Manila casino gunman was in debt and had gambling problem, police say

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Police say Jessie Carlos Javier, 42, carried out casino attack in Manila

Officials say gunman acted alone: 'This is the truth'

CNN —  

The lone gunman behind the casino attack that left 37 dead in Manila last week was in debt and had a gambling problem, Philippine police say.

Jessie Carlos Javier, a 42-year-old man from the Philippines, was identified as the suspect in last week’s attack in the Philippines capital, said Oscar Albayalde, police chief for the Manila area.

Carlos was separated from his wife and had been laid off from his job. Recently, he was banned from entering all casinos at the request of his wife, according to Southern Police District Chief Tomas Apolinario Jr.

Police believe Carlos, who died from a self-inflicted gunshot wound, acted alone. ISIS had claimed responsibility for the attack Friday, but officials have repeatedly denied it was terror-related.

“This is the truth. This is all the truth,” Albayalde told reporters as authorities gave details of the lone assailant.

Philippine police have released these images of the heavily armed suspect in the Manila casino attack.
Philippines police/CNN Philippines
Philippine police have released these images of the heavily armed suspect in the Manila casino attack.

ISIS claimed that “Islamic State fighters carried out” the attack in a statement Friday by its Amaq News Agency. A follow-up statement from the group’s east Asia division referred to only one attacker – whom it named as Abou al-Kheir al-Arkhebieli – and boasted about the number of “Christians killed or wounded” before he “took his life.”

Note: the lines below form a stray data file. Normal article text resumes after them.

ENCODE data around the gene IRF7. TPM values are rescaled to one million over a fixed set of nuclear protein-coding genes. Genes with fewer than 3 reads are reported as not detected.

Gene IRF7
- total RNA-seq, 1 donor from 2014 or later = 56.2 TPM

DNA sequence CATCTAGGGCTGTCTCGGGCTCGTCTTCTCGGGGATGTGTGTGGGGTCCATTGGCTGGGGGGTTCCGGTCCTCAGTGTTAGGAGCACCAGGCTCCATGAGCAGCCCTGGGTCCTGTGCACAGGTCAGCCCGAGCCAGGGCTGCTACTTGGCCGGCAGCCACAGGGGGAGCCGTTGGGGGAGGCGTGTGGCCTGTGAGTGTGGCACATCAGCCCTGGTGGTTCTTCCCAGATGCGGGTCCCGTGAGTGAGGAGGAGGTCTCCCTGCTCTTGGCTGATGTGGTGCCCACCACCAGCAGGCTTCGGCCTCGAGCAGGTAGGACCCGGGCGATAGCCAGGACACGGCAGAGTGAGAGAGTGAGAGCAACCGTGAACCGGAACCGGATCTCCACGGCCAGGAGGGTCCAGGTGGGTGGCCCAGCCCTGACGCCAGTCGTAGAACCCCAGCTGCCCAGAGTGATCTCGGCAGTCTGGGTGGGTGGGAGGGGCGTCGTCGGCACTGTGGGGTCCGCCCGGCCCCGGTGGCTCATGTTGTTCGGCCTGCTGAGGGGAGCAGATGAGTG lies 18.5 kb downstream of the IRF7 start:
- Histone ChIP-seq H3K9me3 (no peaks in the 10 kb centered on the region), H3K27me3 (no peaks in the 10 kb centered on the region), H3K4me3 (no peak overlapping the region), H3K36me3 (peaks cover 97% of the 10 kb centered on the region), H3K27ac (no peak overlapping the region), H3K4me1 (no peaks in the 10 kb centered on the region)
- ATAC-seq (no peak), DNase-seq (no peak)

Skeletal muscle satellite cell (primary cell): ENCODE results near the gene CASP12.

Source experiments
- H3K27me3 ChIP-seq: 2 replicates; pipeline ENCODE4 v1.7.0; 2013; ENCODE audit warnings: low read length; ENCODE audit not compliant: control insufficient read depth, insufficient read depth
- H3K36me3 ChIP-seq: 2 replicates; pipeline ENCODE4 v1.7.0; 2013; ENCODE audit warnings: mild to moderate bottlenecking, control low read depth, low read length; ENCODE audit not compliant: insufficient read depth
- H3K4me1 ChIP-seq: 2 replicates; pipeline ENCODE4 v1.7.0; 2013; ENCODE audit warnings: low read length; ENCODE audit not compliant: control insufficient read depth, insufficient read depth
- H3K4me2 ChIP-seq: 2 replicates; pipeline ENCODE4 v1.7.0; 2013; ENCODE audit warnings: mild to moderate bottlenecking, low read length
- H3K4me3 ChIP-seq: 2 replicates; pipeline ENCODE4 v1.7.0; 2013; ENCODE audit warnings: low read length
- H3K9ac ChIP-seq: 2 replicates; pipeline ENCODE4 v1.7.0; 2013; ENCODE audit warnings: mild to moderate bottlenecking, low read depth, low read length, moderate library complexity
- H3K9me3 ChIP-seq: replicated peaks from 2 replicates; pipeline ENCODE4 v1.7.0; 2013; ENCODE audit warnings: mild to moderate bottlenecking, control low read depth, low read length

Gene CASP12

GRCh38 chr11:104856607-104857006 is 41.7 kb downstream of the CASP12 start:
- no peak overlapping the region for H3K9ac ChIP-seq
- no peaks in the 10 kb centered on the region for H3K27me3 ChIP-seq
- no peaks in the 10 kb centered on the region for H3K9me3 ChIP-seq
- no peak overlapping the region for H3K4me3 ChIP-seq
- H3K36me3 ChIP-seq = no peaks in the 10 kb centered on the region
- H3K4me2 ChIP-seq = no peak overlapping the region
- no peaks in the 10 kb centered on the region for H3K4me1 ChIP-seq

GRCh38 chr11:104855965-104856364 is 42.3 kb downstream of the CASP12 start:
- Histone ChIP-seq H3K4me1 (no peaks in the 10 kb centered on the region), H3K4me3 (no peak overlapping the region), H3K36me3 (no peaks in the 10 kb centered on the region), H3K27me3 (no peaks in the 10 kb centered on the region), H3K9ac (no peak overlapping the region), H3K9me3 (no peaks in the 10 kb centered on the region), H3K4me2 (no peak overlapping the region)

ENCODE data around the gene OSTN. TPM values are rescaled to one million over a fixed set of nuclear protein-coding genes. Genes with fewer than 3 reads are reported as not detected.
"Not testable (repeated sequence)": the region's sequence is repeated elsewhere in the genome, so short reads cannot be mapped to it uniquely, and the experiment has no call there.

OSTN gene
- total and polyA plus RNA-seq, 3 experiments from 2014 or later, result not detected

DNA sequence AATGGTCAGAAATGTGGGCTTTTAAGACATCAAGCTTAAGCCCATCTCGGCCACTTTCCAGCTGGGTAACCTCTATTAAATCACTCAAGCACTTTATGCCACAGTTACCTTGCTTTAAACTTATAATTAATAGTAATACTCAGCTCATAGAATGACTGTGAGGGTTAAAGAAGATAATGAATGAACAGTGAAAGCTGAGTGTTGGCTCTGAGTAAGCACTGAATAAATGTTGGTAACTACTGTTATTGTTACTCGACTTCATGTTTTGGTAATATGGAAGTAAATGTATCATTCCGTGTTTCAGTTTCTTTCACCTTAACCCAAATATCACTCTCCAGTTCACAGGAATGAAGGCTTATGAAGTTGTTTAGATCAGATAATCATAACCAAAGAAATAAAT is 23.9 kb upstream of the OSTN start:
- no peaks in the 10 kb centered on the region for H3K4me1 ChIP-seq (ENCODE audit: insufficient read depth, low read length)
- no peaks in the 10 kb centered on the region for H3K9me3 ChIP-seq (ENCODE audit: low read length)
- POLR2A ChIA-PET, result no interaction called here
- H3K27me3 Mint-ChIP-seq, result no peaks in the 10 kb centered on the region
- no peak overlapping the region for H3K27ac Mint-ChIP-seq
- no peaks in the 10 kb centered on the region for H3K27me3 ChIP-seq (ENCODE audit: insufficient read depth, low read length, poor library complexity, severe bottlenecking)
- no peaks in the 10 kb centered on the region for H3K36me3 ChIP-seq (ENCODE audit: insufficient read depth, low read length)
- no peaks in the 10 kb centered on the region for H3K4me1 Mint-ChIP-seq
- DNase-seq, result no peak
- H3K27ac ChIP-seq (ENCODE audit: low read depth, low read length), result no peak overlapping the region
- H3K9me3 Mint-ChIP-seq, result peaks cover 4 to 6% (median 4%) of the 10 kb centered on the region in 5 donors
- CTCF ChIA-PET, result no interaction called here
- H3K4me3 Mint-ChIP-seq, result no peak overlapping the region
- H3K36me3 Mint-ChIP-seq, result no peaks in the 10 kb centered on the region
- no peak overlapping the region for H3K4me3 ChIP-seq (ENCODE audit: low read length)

Early Friday, a gunman entered the Resorts World Manila, an upmarket hotel and casino complex near the Ninoy Aquino International Airport, firing shots from an assault rifle and setting fire to gambling tables.

How the attack unfolded

Most of the victims are believed to have died due to suffocation from the smoke.

The man ransacked a room and stole gaming chips, Philippine National Police Chief Ronald Dela Rosa said. He stuffed chips totaling 113 million pesos ($2.3 million) in a backpack, which police later recovered, he said.

The man ransacked a room and stole gaming chips, Philippine National Police Chief Ronald Dela Rosa said. He stuffed chips totaling 113 million pesos ($2.3 million) in a backpack, which police later recovered, he said.

During the attack, the gunman engaged in a firefight with casino employees, police said.

The attacker was shot and wounded by security guards, and retreated into a hotel room, where he doused a bed with gasoline and shot himself, according to Reilly.

The attacker was found dead around 7 a.m. local time, according to a statement from the resort.

CNN Philippines reported he was found in the room, burned beyond recognition, next to an automatic weapon and a .380-caliber pistol.

CNN’s Yuli Yang contributed to this report.